Before directing him in Batman, Michael Keaton and Tim Burton teamed up to present us with the “ghost with the most” in Beetlejuice. Now, when I think Tim Burton, I think weird movies. Edward Scissorhands, The Night Before Christmas, Corpse Bride – all kinda weird. However, the man also directed Pee Wee’s Big Adventure and Mars Attacks, so he understands humor as well. You mix the weird atmospheric touch that he is so talented at putting in his movies with humor and you get the peculiar but great Beetlejuice.
I remember back when I first saw Beetlejuice, I didn’t understand what I was watching at the time. I was young and I had only seen the cartoon on TV beforehand. In my childhood mind, I expected the film to more closely reflect the cartoon I had gotten used to watching. Additionally, I missed the first half and didn’t understand how the characters differed from the cartoon. As a result, I was utterly confused and really didn’t care for the movie. Revisiting it years later, I found it to be an original and intriguing film experience.
Beetlejuice opens with a couple, Barbara and Adam, enjoying their vacation home. While out, they end up getting into a car accident. Once back in their home, they start to notice a few weird things, such as missing a reflection and a new book, Handbook for the Recently Deceased. The two soon come to understand that they are no longer alive, but trapped in their house for over 100 years. As they have passed on, their home is sold to the Deetz family who ruin the home they are trapped in.
The couple begin to look for ways to rid themselves of Deetz family so they can enjoy their home once again. After their attempts all fail, they begin to seek out other solutions. As a result, they contact Betelgeuse, who really only creates more chaos as he has his own agenda. Meanwhile, Barbara and Adam become friends with Lydia, the Deetz’s daughter, who has the ability to see them. Adding to the chaos, the Deetz’s interior designer and tag-a-long, Otho, finds the handbook and starts unwittingly reading from it. Everything just spirals out of control from there.
Once things start moving, Beetlejuice does prove to be a formidable dark comedy. In my childhood days, I was expecting the comedy to be light-hearted and feel more like the cartoon, or say Michael Keaton’s Mr. Mom. What I got was a darker, more atmospheric comedy. With some age and my expectations adjusted, I now find the humor quite enjoyable and a great fit for the setting that Burton provides the film with. Beetlejuice comes with the atmosphere and style that we have since come to expect form Tim Burton.
As an earlier entry into his darker comedic offerings, it is clear he is exploring some new ground. The small scale works great for him to play these characters off one another. The actors all play their parts well. I especially love O’Hara’s expressions during the dinner scene. The chemistry is fluid throughout the film as well. Just about everything, despite being quite odd, works very well in this effort. All in all, of all the Tim Burton-esque films from Tim Burton, I do feel this is one of the easiest to enjoy with a relatively low barrier of entry for viewers. I’m not sure if it is my favorite of his works, but it is definitely up there.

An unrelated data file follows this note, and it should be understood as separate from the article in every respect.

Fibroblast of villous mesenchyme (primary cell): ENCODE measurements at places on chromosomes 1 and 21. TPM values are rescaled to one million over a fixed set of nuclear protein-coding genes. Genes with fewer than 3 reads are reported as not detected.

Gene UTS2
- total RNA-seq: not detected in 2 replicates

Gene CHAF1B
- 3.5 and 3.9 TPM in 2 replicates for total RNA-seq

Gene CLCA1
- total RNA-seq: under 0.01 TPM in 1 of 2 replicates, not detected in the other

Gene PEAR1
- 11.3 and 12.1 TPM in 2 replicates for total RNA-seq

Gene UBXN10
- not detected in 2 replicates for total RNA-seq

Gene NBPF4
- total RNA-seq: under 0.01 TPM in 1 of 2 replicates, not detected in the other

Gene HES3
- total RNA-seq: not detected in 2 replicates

Video is pretty good for a movie that was made almost 30 years ago. It is certainly grainy, but it is all very small grain and not overpowering. It maintains the charm of 80s cinema while still looking rather sharp on modern equipment. The film overall is dark and sometimes the darkness is a little muddy, but not too frequently. That is also probably an artifact of the original 80s source. Colors look pretty true and skin tones look natural aside from the obvious intended discoloration of the deceased and peculiar characters. Overall a very solid transfer.
Picture Quality: 4/5
The top audio track is the Dolby True HD 5.1 track. This is a formidable sounding track with a few minor issues. The surround isn’t as effectively used as I would like, but pretty much everything sounds good. The music and score is clear and the dialog is crisp. I don’t recall ever having an issue with making out what was said in the movie and that is the most important piece for me. While I’ve heard better tracks and would always like a better track, I have no strong complains with this one.
SPECIAL FEATURES & PACKAGING
Three episodes from the spin-off animated tv show – Presented in SD as expected. Here we have good sampler of episodes for fans to relive. If they want more, they can always pick up the full series on DVD.
Music Only Audio Track – You can watch the movie with the Danny Elfman score and no dialog or effects. Interesting, but I can’t see myself watching it this way more than once.
Theatrical Trailer – ‘Nuff said.
Disc with the most, it is not. But still a fair share of features. The packaging is a standard blu amaray style case. All in all, just a shade better than run of the mill. Just a note: I believe the previous release came with a CD featuring part of the score and the Banana Boat song. Might be worth keeping your eye out for that release if that strikes your fancy.
Packaging & Special Features: 3/5
While this one is not a favorite of mine and is a movie I didn’t really gain a respect for until more recent years, I do think it is a very good movie. It is quirky and sets a great atmosphere very effectively. The acting is on point throughout and the score works effectively. The humor still holds up very well to this day. The technical aspects are not perfect, but very solid and upgrade worthy. The special features are somewhat lacking for a film of its quality, but not truly disappointing. Until they come out with a disc with interviews or commentary, then this is certainly the disc to have. I recommend it without hesitation even as a blind buy.
Final Score: 4/5